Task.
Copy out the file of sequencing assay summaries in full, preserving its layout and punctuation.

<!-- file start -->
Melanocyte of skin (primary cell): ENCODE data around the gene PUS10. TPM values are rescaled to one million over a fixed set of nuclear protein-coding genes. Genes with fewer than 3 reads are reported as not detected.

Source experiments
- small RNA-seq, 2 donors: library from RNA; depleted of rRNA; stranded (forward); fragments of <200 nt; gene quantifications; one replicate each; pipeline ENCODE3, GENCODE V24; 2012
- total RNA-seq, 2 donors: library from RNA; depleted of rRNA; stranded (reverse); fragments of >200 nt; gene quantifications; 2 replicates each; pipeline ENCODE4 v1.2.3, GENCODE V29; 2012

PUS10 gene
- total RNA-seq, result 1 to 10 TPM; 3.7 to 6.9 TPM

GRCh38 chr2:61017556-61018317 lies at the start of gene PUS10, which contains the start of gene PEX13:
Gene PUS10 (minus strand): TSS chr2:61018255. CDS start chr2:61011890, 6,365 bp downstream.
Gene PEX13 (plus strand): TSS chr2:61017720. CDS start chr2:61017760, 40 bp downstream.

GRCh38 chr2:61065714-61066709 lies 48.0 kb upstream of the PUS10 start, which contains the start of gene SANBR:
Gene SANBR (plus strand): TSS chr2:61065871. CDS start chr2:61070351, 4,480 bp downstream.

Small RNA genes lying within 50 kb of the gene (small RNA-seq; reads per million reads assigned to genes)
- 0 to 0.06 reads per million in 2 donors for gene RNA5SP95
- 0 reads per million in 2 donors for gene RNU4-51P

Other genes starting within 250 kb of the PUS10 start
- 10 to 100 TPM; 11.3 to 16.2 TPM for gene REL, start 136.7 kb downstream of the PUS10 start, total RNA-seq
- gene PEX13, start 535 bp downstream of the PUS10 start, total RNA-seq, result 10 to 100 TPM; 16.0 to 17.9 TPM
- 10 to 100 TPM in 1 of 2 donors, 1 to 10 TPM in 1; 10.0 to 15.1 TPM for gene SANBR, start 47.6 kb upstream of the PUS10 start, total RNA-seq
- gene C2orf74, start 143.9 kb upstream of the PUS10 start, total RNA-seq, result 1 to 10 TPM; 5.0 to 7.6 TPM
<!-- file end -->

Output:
Melanocyte of skin (primary cell): ENCODE data around the gene PUS10. TPM values are rescaled to one million over a fixed set of nuclear protein-coding genes. Genes with fewer than 3 reads are reported as not detected.

Source experiments
- small RNA-seq, 2 donors: library from RNA; depleted of rRNA; stranded (forward); fragments of <200 nt; gene quantifications; one replicate each; pipeline ENCODE3, GENCODE V24; 2012
- total RNA-seq, 2 donors: library from RNA; depleted of rRNA; stranded (reverse); fragments of >200 nt; gene quantifications; 2 replicates each; pipeline ENCODE4 v1.2.3, GENCODE V29; 2012

PUS10 gene
- total RNA-seq, result 1 to 10 TPM; 3.7 to 6.9 TPM

GRCh38 chr2:61017556-61018317 lies at the start of gene PUS10, which contains the start of gene PEX13:
Gene PUS10 (minus strand): TSS chr2:61018255. CDS start chr2:61011890, 6,365 bp downstream.
Gene PEX13 (plus strand): TSS chr2:61017720. CDS start chr2:61017760, 40 bp downstream.

GRCh38 chr2:61065714-61066709 lies 48.0 kb upstream of the PUS10 start, which contains the start of gene SANBR:
Gene SANBR (plus strand): TSS chr2:61065871. CDS start chr2:61070351, 4,480 bp downstream.

Small RNA genes lying within 50 kb of the gene (small RNA-seq; reads per million reads assigned to genes)
- 0 to 0.06 reads per million in 2 donors for gene RNA5SP95
- 0 reads per million in 2 donors for gene RNU4-51P

Other genes starting within 250 kb of the PUS10 start
- 10 to 100 TPM; 11.3 to 16.2 TPM for gene REL, start 136.7 kb downstream of the PUS10 start, total RNA-seq
- gene PEX13, start 535 bp downstream of the PUS10 start, total RNA-seq, result 10 to 100 TPM; 16.0 to 17.9 TPM
- 10 to 100 TPM in 1 of 2 donors, 1 to 10 TPM in 1; 10.0 to 15.1 TPM for gene SANBR, start 47.6 kb upstream of the PUS10 start, total RNA-seq
- gene C2orf74, start 143.9 kb upstream of the PUS10 start, total RNA-seq, result 1 to 10 TPM; 5.0 to 7.6 TPM